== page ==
One of my favorite podcasts is Entrepreneur on Fire with John Lee Dumas. It’s a fun and interesting podcast that fits just about perfectly into my commute. In it, John Lee Dumas interviews business owners about their entrepreneurship journey.
Because I relate everything in my life back to fluoroquinolone (FQ) toxicity, some things brought up on Entrepreneur on Fire often made me think about flox-related issues.
One thing that is brought up regularly on Entrepreneur on Fire is the power of networking. It seems that every time I talk with someone about FQ toxicity they say, “that happened to me,” or, “that happened to my husband, wife, sister, brother, mom, dad, uncle, aunt, child, neighbor, etc.” However, it also seems that no one outside of the “floxie” community really knows about FQ toxicity. It’s a strange combination of common and unheard of. It’s as if everyone thinks that they’re a rare case, or they internalize the lack of recognition of FQ toxicity in the medical community, or they assume that there must be other factors at play because antibiotics “don’t do that,” or they get better and don’t think about it any more.
I’m honestly not sure where the dissonance lies, and I am certainly biased in thinking that I see FQ toxicity everywhere, but I wonder if there just aren’t enough people talking about it. I wonder if, like in business, what is necessary for getting the word out about FQ toxicity is a whole lot of chatting about FQ toxicity and a whole lot of networking. If all of us who know about FQ toxicity shared something on our social media sites about FQ toxicity on a regular basis (daily, weekly, monthly – whatever you feel comfortable with), maybe more people would connect the dots and start talking about FQ toxicity. If people see articles or blog posts about FQ toxicity, maybe they’ll realize that they’re not alone in their suffering, or maybe people will start to believe that their loved one who is sick after taking a FQ isn’t just “being difficult,” or maybe people will think twice before taking a FQ themselves, or giving a FQ to a loved one. Maybe, if people hear about FQ toxicity enough, they’ll see that it’s a problem, and that something needs to be done about it.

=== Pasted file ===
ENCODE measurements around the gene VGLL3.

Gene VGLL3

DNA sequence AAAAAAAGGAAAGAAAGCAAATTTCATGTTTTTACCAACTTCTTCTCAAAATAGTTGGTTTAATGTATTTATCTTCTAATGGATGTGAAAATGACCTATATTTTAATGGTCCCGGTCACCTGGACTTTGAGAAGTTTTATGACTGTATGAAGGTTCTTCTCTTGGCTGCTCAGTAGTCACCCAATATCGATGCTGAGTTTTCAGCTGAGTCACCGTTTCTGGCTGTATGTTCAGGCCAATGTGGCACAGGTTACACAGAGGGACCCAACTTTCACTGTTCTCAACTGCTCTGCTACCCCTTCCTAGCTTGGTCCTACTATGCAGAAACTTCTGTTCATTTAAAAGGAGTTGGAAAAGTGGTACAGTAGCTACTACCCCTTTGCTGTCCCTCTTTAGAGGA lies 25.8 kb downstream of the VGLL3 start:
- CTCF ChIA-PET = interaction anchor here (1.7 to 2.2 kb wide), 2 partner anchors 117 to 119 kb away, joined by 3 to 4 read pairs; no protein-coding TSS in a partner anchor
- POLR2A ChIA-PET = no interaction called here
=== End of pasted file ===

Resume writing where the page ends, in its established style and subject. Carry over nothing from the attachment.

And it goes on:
I think that there is a lot of value in in-person networking and discussion of FQ toxicity as well as social media networking. Conversations can be initiated, and a lot of people can learn about the dangers of Cipro, Levaquin, Avelox and the other fluoroquinolones if, when we are asked, “What do you do?” those who know about FQ toxicity answer, “I’m a ____, and I also advocate for fluoroquinolone toxicity awareness,” or something like that. I understand that it’s not entirely healthy to base your identity in your sickness, but, in my case it’s an accurate description of my life. I spend more time and energy working on FQ toxicity advocacy than I do on my “real” job. If we all opened up the door to talk about FQ toxicity when networking, maybe we could not only make people more aware of FQ toxicity, maybe we could chat with the “right” person to advance our cause. You never know who someone is connected to. Maybe the next person that you chat with at a networking event is connected to a powerful doctor, or someone influential in the media, or whatever.
The book, “The Tipping Point” by Malcolm Gladwell, was brought up on Entrepreneur on Fire the other day. According to the back of the book, “The tipping point is that magic moment when an idea, trend or social behavior crosses a threshold, tips, and spreads like wildfire.” One day, FQ toxicity is going to reach a tipping point where it “spreads like wildfire,” and people know that fluoroquinolones are dangerous drugs that cause multi-symptom illness. One day, everyone will know how foolish it is to disrupt the DNA and RNA replication process of bacteria and mitochondria with chemo drugs masquerading as antibiotics. One day, it will be seen as a crime against humanity that these drugs were given out to children with ear infections. We’ll get to that tipping point where everyone realizes the dangers of fluoroquinolones, as us “floxies” do. Talking about FQ toxicity incessantly, and networking and sharing information, insights and stories is how we will reach the FQ toxicity awareness “tipping point.” And once the tipping point is reached, change will occur.
As Margaret Mead said, “Never doubt that a small group of thoughtful, committed citizens can change the world; indeed, it’s the only thing that ever has.” We change the world, and we reach the tipping point, one person at a time. We contact people, we take opportunities that are in front of us, and we create change – through networking, sharing and talking. It will behoove us to take tips from successful entrepreneurs – network, talk, spread ideas and knowledge, sell our world-view, etc. until the tipping point is reached.